Star Trek's Captain Kirk, played by Hollywood star William Shatner, touched down in the desert after his first real-life space flight onboard the Blue Origin sub-orbital capsule on Wednesday.
The 90-year-old became the oldest person ever to enter the final frontier after he lifted off from the Blue Origin Space Company's headquarters in rural Texas.
In a press conference last week, Shatner revealed he had never even really thought about travelling into space, despite all those years playing the fearless commander of Star Trek’s USS Enterprise.
"I'm really excited about the launch and a little bit nervous too," said Shatner, who has been in training for several weeks – or as he put it, in rehearsals.
The 10-minute, fully automated trip was the second passenger flight from Jeff Bezos' Blue Origin and should be similar to the inaugural space launch of July.
Shatner was joined by three other crewmates, including Blue Origin vice-president Audrey Powers, former Nasa engineer and founder of the satellite earth imaging company 'Planet Labs', Chris Boshuizen, and Glen de Vries, an executive with the French healthcare software corporation Dassault Systèmes.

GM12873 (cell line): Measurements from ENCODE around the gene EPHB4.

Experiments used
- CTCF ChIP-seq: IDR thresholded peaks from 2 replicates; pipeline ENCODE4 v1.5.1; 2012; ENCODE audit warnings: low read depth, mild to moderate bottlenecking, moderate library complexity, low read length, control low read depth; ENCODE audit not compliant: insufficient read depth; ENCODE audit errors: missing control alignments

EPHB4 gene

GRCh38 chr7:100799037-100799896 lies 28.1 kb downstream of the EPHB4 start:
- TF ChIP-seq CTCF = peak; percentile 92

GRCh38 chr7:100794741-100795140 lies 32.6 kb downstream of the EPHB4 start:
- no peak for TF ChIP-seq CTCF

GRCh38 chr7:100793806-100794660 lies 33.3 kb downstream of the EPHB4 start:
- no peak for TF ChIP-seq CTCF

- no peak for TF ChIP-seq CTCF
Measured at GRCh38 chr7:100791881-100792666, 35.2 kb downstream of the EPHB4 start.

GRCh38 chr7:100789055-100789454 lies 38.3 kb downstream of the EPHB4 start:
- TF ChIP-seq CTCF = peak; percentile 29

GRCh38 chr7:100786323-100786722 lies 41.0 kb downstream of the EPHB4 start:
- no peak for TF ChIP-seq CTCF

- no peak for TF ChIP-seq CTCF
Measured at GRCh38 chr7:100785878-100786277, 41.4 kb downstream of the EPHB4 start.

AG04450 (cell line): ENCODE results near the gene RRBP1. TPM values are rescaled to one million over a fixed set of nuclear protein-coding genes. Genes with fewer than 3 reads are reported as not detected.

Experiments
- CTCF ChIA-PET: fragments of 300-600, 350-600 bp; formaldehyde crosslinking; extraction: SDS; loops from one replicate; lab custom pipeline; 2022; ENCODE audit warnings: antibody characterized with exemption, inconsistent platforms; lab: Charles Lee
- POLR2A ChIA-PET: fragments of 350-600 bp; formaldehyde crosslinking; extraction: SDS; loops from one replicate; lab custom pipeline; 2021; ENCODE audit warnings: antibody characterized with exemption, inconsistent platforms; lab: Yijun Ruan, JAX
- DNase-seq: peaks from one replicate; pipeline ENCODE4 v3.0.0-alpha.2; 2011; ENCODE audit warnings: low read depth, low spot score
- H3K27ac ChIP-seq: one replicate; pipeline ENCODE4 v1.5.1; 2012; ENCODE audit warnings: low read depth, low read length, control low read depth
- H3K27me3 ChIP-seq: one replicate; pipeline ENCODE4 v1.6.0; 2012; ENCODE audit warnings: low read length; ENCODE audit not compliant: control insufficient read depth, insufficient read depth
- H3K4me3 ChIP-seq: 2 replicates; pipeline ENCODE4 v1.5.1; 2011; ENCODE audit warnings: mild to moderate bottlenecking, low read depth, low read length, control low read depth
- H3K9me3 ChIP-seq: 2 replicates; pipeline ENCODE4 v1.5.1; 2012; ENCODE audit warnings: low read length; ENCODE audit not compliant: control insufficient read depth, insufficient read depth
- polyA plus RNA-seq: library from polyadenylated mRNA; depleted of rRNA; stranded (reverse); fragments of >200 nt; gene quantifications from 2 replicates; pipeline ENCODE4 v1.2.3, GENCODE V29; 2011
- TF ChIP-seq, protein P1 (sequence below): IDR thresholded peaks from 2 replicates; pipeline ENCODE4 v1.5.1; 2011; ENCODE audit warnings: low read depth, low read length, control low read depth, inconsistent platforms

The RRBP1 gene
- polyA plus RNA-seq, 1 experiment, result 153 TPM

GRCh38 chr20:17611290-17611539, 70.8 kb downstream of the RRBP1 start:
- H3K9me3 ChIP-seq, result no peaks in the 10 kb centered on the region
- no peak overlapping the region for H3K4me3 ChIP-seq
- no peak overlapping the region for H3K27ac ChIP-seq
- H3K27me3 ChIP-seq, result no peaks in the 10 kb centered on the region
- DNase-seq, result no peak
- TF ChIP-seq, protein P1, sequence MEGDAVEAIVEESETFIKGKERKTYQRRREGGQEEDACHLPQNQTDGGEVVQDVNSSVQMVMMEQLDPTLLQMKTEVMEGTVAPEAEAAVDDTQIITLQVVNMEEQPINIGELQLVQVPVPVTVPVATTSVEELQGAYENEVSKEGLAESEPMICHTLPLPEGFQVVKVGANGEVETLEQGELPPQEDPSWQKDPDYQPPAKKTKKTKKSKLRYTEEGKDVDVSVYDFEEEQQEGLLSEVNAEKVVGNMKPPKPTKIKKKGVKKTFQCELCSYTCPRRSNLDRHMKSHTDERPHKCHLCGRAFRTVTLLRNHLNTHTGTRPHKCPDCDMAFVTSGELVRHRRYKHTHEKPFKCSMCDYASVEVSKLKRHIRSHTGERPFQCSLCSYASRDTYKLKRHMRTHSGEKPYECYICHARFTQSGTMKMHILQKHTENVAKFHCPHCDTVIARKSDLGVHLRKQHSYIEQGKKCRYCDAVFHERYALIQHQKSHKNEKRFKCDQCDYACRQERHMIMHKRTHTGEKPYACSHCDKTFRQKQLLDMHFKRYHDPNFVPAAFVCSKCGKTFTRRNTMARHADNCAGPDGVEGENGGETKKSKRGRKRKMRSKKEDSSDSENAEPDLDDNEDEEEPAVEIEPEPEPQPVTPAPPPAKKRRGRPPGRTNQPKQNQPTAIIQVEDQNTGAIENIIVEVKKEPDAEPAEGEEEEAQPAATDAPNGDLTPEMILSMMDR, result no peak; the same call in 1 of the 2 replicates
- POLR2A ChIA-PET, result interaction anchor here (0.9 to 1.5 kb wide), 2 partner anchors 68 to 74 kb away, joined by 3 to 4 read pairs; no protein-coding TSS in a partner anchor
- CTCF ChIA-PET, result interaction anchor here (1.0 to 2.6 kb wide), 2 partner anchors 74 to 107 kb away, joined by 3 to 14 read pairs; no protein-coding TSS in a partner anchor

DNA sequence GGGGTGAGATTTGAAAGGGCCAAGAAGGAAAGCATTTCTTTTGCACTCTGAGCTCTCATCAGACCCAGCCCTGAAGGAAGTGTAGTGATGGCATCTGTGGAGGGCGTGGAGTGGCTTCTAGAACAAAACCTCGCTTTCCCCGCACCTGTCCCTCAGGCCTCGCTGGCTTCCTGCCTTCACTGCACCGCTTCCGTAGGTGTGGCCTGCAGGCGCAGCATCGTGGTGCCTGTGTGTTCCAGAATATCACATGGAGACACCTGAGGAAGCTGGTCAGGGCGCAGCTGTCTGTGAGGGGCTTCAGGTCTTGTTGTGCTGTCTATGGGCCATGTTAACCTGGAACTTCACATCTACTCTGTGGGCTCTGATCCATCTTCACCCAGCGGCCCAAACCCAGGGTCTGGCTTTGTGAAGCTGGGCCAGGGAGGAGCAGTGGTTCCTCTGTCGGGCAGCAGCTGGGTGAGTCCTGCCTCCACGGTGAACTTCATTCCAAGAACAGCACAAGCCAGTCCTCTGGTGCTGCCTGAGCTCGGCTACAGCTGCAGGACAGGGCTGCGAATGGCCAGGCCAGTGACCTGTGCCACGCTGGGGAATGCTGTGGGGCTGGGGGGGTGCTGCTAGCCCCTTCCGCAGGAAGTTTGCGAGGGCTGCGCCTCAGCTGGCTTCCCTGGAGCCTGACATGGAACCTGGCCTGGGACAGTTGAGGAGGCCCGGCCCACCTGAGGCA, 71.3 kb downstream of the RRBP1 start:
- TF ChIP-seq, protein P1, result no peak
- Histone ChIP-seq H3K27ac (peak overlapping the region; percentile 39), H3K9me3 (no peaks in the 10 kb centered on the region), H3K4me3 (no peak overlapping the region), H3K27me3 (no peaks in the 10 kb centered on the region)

The three passengers experienced a short period of weightlessness of about four to five minutes as the capsuled climbed to a maximum altitude just above 100 km above sea level.
"There is this mystique of being in space and that much closer to the stars and being weightless," the Canadian star said.
Billionaires' space race
Blue Origin's New Shepard rocket blasted off after a delay from Van Horn, Texas.
"It’s time Captain Kirk actually physically got up into space. I’m kind of excited about that," said Becky Brewster, mayor of Van Horn, where the Blue Origin spaceport facilities are located.
Bezos, who is a big Star Trek fan and who once made a cameo appearance in one of the movies, invited Shatner to take the flight as a guest and was also a guest crewmember on the flight.
Shatner plans to get right back to his work as Captain Kirk once he's back down to Earth.
Jeff Bezos, the 57-year-old Amazon founder and the world's richest man, is in a tight and competitive race with his fellow billionaires Richard Branson and Elon Musk, CEO of Tesla Motors, in a bid to develop the most viable space tourism company.
The billionaires hope to make space tourism a viable industry for ordinary civilians in future generations.